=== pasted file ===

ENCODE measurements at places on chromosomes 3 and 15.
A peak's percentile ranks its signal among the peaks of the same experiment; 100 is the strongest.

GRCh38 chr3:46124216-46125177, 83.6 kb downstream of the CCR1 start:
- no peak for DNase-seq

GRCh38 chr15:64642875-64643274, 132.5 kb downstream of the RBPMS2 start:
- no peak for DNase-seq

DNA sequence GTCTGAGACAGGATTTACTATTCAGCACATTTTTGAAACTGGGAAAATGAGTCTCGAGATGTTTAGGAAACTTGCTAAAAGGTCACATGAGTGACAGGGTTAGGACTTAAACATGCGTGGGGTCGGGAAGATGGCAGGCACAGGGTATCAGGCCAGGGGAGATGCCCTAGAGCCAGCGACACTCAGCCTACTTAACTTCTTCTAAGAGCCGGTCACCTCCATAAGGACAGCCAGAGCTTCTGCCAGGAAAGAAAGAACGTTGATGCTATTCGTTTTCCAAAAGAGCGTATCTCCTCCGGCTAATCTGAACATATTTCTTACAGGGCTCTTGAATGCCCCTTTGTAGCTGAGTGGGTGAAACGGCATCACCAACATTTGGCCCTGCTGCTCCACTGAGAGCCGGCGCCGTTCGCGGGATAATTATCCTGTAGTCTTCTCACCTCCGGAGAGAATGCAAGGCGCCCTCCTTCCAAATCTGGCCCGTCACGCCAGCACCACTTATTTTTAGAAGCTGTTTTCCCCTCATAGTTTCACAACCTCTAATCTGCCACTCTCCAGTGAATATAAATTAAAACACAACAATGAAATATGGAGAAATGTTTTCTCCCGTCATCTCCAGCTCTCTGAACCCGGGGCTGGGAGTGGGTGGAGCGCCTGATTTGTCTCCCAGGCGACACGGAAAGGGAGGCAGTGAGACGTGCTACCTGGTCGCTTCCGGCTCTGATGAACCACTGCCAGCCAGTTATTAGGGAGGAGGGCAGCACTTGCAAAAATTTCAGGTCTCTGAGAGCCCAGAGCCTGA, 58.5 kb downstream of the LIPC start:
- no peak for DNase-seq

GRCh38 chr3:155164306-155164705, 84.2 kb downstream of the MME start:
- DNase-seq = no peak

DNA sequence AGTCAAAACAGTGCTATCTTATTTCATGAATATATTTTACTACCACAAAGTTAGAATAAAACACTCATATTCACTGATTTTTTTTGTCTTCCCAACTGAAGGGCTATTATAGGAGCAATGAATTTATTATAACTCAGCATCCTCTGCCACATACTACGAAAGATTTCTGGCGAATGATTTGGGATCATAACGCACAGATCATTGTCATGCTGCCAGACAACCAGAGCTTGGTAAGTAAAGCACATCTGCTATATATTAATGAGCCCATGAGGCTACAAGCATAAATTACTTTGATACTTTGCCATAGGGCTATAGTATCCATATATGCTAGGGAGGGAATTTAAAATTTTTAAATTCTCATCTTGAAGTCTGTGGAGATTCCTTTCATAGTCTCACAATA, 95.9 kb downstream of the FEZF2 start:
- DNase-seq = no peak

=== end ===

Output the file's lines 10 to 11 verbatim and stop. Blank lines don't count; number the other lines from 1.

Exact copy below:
- DNase-seq = no peak

DNA sequence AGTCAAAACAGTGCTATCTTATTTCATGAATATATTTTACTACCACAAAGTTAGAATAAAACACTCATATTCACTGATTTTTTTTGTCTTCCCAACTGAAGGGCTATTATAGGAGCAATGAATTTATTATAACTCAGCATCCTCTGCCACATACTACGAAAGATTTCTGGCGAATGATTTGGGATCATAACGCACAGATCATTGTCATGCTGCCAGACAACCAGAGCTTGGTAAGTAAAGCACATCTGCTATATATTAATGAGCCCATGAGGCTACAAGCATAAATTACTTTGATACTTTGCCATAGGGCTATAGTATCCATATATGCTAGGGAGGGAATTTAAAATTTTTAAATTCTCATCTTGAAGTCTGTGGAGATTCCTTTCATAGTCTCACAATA, 95.9 kb downstream of the FEZF2 start: